Noise in Audio Circuits
Before continuing the discussion of hooking up a sound source to the pre-amplifier of a mixer console or audio interface, I want to bring up the topic of noise – the unwanted sounds in our recordings.
The description, analysis and mitigation of noise in electronic circuits are vast subjects covered in textbooks, research papers, and university engineering courses. I’ll just touch on the more pertinent information here. For an expert treatment on this subject, Henry Ott’s seminal monograph is probably the best source of information:
Henry Ott, “Noise Reduction Techniques in Electronic Systems,” 2nd Ed., Wiley, 1988.
There are many sources of noise that can inject a noise voltage into our circuit and ‘interfere’ with our desired signal voltage, giving us a degraded sound recording. These sources of noise can be categorized as being internal to the circuit and external to the circuit.
1. Thermal Noise
This noise originates from the random thermal motion of electrons in conducting materials, and produces a root-mean-square (rms) voltage
This noise is primarily associated with resistors. For a source resistor RS = 150 Ohms, the thermal noise voltage is approximately Vn = 223 nV.
2. Shot Noise
This noise originates from the discrete nature of electric charge and its emission across potential barriers in semiconductor devices like diodes and bipolar junction transistors. Although it is usually small compared to thermal noise, shot noise is a contributor to the noise added to a signal by amplifier circuits that contain many diodes and bipolar junction transistors.
3. Flicker or “1/f ” Noise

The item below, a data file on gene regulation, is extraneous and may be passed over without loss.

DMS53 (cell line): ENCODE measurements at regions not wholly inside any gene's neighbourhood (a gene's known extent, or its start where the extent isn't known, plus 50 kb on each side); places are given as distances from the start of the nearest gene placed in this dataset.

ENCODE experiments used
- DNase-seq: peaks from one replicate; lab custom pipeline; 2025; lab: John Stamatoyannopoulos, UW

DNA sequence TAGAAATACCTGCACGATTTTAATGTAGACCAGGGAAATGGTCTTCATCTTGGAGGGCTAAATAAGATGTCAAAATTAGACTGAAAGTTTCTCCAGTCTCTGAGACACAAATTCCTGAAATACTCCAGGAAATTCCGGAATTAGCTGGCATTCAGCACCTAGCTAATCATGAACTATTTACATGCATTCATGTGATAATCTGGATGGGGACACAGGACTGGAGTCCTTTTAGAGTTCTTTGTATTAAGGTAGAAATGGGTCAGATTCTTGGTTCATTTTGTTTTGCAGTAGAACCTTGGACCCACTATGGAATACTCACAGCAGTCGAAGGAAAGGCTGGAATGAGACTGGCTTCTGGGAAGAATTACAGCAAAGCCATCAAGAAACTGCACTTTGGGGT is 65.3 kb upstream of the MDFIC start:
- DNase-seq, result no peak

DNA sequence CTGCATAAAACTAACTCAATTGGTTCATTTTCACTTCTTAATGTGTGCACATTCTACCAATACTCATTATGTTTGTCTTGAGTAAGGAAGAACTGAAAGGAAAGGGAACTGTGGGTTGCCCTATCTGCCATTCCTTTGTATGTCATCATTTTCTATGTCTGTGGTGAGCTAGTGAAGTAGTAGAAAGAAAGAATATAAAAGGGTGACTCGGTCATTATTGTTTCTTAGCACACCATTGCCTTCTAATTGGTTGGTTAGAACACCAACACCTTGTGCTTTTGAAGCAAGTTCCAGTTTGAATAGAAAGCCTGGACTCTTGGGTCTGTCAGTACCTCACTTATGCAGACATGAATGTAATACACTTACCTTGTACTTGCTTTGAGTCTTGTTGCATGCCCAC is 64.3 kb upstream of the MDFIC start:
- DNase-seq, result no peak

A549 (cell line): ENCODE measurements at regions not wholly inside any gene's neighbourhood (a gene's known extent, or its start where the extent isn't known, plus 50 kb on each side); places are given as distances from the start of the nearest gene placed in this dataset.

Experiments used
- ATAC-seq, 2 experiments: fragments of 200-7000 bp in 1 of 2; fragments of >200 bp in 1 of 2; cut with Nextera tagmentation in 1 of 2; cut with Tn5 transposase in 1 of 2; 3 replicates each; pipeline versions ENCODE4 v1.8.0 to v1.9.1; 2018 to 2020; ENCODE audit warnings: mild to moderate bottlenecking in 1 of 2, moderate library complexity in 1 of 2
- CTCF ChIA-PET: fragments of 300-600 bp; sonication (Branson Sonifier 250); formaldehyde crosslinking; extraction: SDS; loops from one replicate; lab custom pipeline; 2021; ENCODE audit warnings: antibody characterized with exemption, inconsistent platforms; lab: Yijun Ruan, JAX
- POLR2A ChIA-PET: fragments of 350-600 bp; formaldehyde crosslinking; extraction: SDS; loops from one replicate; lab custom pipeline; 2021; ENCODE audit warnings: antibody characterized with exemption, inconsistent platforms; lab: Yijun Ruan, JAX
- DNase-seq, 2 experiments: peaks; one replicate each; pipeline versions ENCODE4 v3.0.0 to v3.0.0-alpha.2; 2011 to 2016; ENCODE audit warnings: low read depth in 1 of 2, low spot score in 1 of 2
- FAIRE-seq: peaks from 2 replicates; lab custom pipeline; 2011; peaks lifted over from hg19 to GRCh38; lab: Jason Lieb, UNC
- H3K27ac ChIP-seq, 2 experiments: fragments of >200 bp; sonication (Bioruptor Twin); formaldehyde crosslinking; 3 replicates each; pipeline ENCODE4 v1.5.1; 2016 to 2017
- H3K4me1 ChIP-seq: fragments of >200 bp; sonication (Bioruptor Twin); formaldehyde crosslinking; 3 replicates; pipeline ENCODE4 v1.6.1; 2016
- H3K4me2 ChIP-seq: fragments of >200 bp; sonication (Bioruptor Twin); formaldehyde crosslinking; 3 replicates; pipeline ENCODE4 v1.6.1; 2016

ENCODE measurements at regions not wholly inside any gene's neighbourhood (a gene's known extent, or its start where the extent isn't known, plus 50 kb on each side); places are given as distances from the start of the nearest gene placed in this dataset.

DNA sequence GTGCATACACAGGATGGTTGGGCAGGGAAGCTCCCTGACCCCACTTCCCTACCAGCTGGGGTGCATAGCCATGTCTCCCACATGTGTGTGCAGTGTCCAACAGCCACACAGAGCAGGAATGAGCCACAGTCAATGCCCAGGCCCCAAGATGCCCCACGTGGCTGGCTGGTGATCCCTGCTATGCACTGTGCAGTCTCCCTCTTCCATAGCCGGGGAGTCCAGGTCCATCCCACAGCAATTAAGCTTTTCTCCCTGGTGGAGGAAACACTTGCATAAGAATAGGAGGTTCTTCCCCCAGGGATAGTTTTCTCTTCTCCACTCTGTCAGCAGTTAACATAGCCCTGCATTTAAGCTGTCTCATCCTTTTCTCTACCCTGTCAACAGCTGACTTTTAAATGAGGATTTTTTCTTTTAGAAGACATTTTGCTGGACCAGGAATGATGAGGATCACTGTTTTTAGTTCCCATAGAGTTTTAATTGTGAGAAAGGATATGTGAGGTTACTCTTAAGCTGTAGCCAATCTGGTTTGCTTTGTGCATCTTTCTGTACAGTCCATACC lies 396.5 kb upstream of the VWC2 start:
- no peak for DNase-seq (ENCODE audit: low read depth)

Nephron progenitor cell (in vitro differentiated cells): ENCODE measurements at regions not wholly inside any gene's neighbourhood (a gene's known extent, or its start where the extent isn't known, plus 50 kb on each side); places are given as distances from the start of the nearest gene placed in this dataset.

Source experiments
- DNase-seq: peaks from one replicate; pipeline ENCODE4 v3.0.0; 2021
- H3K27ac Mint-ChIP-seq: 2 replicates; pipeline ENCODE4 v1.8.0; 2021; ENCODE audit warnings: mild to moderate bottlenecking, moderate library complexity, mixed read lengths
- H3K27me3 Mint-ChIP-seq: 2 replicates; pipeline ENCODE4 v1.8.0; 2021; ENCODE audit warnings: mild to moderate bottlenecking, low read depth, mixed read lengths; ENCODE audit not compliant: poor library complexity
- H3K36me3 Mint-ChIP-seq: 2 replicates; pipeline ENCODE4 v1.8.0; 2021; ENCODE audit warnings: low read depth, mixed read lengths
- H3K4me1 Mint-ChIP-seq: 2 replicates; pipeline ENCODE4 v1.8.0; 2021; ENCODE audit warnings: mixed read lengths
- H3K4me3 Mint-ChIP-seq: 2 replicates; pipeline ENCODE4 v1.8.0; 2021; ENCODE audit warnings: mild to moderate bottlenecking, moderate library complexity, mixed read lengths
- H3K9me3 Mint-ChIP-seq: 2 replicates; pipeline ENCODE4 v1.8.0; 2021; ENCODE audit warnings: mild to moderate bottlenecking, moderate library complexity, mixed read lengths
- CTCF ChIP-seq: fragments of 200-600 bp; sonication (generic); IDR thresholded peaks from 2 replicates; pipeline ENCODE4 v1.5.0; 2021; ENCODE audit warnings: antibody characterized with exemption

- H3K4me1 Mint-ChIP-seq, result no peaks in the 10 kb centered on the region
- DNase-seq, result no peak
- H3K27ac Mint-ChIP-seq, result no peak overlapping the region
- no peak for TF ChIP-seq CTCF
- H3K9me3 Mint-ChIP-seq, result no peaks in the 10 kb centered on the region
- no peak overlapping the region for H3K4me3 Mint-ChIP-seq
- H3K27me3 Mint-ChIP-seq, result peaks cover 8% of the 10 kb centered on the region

This noise is a waveform whose power spectral density (PSD) goes down with increasing frequency f with a 1/f dependence -- this is characterized as “pink noise”. The origin of this noise in electronics is most likely due to the impurity traps and generation/recombination centers in semiconductor materials used for the diodes and transistors.
1. Ambient Noise
This is the background noise picked up by a microphone, if a microphone is being used.
2. Electromagnetic Interference
The external electric and magnetic fields present in the space surrounding our circuit can be coupled to the metal wires in our circuit. In particular, the long wires of our audio cable can act as an antenna in receiving electromagnetic radiation. The result is ‘noise’ (unwanted) currents and voltages induced in our circuit. Sources of this electromagnetic interference range from the low-frequency (60 Hz) magnetic fields from AC power lines to the high-frequency electric fields of radio and microwave radiation.
All of the noise sources described above create uncorrelated noise. When noise voltages are produced independently and there is no relationship between their instantaneous amplitudes or phases, they are said to be uncorrelated. Total noise power is then the sum of individual noise powers. Therefore, the resultant total noise voltage is the square root of the sum of the squares of the individual noise voltages.